Cohen & Buckmann, P.C.
Cohen & Buckmann, P.C.



Stepping into the Seller's Shoes: Could You Have Successor Withdrawal Liability?

Stepping into the Seller's Shoes: Could You Have Successor Withdrawal Liability?

By Carol Buckmann

If you buy assets of a business rather than stock, can you avoid taking on multiemployer plan withdrawal liabilities?  Buyers often assume that structuring a transaction as an asset sale rather than a stock sale protects them from inheriting liabilities of the seller that haven’t been expressly assumed, but recent case law makes clear that this isn’t always the case. Here are two cases in different parts of the country  to worry about if you are a buyer continuing a business after an asset sale.  Successorship liability, a labor law concept, has also traditionally required notice of the liability, but these courts have interpreted that requirement broadly.

Heavenly Hana Hotels.

A recent decision and a federal appeals court decision in June imposed liability on a private equity firm  that purchased a hotel after seller terminated its employees. Under ERISA, the seller has a withdrawal under these circumstances if the buyer doesn’t assume similar future contribution obligations and seller’s contribution history, as well as put assets in escrow or purchase a surety bond to cover the liability if there is a withdrawal after the sale.

Those conditions weren’t met here. The seller had a withdrawal but the plan was able to proceed against the buyer as well under the theory that it continued the business and was a successor to the seller’s obligations.  The Ninth Circuit Court of Appeals said it didn’t matter that the buyer had no actual knowledge of the liability.  (From the statement of facts, it appears that the buyer relied on a seller representation but didn’t do due diligence beyond that. The decision noted that the buyer had bought businesses with union plans before, could have accessed the plan’s funding notices on line, and investigated the physical plant rather than just relying on seller’s representations. ) Constructive notice, meaning that the buyer “should have known” about the liability, and had access to information that would have disclosed the liability if investigated, was sufficient to uphold the assessment of withdrawal liability.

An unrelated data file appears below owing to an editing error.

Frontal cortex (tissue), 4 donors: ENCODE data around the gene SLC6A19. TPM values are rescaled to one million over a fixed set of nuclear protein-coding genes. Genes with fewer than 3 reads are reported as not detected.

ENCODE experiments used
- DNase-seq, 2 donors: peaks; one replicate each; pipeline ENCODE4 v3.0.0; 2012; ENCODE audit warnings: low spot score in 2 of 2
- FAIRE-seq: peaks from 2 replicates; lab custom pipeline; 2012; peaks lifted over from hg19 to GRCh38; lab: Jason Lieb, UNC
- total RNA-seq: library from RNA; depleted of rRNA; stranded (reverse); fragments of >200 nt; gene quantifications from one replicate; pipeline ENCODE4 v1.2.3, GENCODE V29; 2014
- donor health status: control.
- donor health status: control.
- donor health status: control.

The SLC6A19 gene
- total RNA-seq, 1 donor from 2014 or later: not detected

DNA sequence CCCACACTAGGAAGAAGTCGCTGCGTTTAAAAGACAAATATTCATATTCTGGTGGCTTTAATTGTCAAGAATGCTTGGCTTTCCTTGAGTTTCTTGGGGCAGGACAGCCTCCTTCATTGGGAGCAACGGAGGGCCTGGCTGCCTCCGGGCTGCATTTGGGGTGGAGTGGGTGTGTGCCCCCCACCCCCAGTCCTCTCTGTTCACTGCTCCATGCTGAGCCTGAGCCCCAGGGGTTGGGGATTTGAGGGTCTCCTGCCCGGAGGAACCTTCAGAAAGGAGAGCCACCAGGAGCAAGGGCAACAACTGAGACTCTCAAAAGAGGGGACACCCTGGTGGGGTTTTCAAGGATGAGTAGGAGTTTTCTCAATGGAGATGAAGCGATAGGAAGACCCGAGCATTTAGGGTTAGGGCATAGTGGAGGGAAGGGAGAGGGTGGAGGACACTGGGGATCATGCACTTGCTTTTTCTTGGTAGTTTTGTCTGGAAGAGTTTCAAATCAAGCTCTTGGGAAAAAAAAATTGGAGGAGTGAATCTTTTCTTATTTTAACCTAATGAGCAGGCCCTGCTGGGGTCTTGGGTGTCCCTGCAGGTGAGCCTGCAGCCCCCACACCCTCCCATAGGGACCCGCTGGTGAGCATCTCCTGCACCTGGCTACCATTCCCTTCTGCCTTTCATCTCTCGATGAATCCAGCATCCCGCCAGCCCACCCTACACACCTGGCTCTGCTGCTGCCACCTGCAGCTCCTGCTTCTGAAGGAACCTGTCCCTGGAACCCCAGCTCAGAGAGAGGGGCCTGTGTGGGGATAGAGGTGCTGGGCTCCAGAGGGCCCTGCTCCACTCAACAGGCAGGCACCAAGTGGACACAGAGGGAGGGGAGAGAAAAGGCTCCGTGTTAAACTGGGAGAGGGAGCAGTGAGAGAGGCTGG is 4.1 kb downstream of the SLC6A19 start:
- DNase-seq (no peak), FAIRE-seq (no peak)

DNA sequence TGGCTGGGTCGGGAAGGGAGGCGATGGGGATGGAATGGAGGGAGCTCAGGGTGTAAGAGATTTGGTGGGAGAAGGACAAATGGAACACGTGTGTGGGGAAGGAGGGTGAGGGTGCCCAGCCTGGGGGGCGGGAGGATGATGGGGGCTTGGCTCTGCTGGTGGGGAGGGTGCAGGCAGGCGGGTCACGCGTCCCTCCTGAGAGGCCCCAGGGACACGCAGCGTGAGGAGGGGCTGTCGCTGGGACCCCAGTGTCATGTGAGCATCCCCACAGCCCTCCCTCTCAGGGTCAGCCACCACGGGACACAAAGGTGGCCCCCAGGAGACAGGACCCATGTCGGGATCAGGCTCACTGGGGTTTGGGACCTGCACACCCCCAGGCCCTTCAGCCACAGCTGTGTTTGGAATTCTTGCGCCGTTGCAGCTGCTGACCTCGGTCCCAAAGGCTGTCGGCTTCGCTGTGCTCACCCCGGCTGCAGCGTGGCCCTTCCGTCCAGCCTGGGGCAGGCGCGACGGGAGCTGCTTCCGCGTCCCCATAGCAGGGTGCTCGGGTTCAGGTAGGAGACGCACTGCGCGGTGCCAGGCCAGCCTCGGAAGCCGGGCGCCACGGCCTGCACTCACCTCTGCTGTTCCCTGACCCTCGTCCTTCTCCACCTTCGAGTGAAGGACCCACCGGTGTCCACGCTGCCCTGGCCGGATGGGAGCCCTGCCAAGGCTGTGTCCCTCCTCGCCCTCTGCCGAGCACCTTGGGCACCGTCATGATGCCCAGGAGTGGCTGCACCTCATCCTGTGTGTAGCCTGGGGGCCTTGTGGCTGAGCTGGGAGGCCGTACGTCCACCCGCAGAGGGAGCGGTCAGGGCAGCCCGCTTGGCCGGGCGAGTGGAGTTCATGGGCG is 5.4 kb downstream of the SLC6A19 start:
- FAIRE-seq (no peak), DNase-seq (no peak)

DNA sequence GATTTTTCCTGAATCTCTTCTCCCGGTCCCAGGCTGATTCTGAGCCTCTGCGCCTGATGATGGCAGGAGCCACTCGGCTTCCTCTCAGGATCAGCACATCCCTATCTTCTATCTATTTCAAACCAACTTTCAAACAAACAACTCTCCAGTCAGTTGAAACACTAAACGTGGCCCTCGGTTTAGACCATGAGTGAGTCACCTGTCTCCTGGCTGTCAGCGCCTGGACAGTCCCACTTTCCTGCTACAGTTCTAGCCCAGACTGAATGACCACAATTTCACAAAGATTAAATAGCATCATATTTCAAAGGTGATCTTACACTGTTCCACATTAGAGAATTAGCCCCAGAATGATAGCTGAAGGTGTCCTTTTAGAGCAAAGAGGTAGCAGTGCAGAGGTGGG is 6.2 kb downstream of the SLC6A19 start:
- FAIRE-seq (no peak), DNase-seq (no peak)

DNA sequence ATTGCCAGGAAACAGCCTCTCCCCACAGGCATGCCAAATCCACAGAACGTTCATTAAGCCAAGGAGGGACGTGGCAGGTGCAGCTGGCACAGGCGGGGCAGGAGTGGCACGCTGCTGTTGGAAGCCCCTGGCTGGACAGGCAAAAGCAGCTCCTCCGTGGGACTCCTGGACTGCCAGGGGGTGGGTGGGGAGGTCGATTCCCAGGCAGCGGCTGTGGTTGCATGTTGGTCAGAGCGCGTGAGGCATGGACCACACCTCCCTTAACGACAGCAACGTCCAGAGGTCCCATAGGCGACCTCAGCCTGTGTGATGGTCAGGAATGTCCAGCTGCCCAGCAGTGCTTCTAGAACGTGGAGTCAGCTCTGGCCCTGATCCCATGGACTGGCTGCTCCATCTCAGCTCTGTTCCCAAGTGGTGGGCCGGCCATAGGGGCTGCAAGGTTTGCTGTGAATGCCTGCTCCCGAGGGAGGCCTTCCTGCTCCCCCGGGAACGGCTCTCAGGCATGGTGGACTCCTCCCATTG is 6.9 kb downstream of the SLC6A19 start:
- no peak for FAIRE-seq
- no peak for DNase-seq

Man Web.

The Seventh Circuit Court of Appeals also found the buyer to be a successor employer in an asset sale, even though the liability was expressly excluded in the asset purchase agreement. The court found that the buyer’s continuation of the business with the same employees (13/40), management, goodwill and customers was sufficient to find liability, even though this wasn’t the only business operated by the buyer. The court noted that ManWeb had issued a press release describing the transaction as an “acquisition and merger.” The court said that notice of actual withdrawal liability (which would not be triggered until the closing) was not necessary. Notice of contingent withdrawal liability was sufficient to satisfy the notice requirement.

How Can Buyers Protect Themselves?

The clear takeaway is that ignorance is not bliss in these transactions. Due diligence needs to be done by the buyer to determine whether the sale will result in a withdrawal by the seller, what the potential withdrawal liability would be and whether there is prior outstanding seller liability for withdrawals. This is particularly important if the seller is in precarious financial condition or if the seller and any affiliates will cease all business operations after the sale.  Actuaries and attorneys can help to quantify the exposure here.  Buyer might then:

·       Negotiate a purchase price adjustment

·       Make sure that the indemnification agreements cover this liability and, if necessary, an escrow account is set up to fund any indemnification payments.

·       Consider whether to use the asset sale provision in ERISA to make sure that seller has no liability on the sale. However, this has downsides for the buyer, including obligating the buyer to continue contributions for substantially the same number of base units and increasing the potential liability if buyer withdraws from the plan after the closing.

·       Avoid using language suggesting that the transaction is a merger in press releases, which came back to bite ManWeb.

·       Be aware that the successor liability theory has been applied with respect to multiemployer pension plans but could potentially be applied by other courts in other ERISA contexts.

Given the precarious financial status of many multiemployer plans, we can expect them to continue to be aggressive in pursuing withdrawal liability assessments against buyers in asset sales. Buyers need to plan for and consider this exposure long before the assessment notice arrives from the plan.